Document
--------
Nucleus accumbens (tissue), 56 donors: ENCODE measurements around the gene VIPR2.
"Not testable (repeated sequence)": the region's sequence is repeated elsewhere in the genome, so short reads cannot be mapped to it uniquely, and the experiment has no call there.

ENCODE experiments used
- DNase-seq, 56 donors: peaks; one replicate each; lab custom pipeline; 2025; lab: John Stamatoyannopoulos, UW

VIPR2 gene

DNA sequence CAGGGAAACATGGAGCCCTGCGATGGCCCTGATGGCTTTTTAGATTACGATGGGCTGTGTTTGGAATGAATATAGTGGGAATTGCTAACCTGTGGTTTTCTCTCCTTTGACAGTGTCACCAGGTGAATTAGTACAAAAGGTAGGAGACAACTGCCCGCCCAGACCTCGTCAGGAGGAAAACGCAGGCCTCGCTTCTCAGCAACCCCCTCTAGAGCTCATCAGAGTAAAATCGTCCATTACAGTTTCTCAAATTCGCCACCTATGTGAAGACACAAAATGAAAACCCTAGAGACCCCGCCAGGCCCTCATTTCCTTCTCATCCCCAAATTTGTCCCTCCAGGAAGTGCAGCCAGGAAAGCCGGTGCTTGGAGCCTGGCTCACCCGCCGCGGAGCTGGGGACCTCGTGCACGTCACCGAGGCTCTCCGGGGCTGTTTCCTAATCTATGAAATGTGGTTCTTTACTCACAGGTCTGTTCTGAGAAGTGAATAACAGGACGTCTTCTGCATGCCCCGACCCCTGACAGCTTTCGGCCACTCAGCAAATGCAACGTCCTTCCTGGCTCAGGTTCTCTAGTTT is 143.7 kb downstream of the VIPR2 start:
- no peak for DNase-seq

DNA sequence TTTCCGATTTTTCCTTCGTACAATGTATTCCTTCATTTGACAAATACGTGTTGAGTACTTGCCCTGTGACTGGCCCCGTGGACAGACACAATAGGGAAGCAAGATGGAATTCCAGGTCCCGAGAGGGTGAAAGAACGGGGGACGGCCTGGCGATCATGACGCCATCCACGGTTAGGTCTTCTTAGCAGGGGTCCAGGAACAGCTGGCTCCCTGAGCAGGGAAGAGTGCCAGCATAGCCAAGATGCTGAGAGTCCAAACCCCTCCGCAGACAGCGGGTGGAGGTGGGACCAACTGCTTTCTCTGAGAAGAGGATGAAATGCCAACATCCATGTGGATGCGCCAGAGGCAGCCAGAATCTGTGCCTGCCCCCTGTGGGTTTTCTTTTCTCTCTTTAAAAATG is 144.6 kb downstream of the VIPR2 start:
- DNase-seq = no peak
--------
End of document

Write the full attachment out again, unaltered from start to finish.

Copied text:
Nucleus accumbens (tissue), 56 donors: ENCODE measurements around the gene VIPR2.
"Not testable (repeated sequence)": the region's sequence is repeated elsewhere in the genome, so short reads cannot be mapped to it uniquely, and the experiment has no call there.

ENCODE experiments used
- DNase-seq, 56 donors: peaks; one replicate each; lab custom pipeline; 2025; lab: John Stamatoyannopoulos, UW

VIPR2 gene

DNA sequence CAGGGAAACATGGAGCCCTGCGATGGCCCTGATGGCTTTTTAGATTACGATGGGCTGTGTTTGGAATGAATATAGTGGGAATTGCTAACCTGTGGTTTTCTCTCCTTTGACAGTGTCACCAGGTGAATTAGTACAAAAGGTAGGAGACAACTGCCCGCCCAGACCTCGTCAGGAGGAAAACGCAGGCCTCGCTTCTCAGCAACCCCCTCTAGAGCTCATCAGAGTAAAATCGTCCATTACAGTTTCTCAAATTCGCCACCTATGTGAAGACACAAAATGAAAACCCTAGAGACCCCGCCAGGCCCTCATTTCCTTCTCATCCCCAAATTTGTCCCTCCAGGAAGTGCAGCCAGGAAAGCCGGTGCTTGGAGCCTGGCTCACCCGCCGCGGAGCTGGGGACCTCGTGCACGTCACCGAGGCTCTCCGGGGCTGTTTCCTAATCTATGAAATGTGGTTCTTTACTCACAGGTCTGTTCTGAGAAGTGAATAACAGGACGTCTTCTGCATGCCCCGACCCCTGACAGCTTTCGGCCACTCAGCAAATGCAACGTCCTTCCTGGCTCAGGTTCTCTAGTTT is 143.7 kb downstream of the VIPR2 start:
- no peak for DNase-seq

DNA sequence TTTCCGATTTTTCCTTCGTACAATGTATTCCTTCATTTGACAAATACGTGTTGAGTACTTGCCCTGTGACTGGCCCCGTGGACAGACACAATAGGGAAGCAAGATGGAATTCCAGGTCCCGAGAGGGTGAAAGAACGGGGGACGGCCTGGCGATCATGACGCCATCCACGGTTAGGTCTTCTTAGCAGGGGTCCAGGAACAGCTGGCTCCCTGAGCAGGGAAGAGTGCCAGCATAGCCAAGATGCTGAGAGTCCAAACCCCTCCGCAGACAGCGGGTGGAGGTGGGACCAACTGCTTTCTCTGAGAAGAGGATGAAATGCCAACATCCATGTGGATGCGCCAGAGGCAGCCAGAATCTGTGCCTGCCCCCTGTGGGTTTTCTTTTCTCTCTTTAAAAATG is 144.6 kb downstream of the VIPR2 start:
- DNase-seq = no peak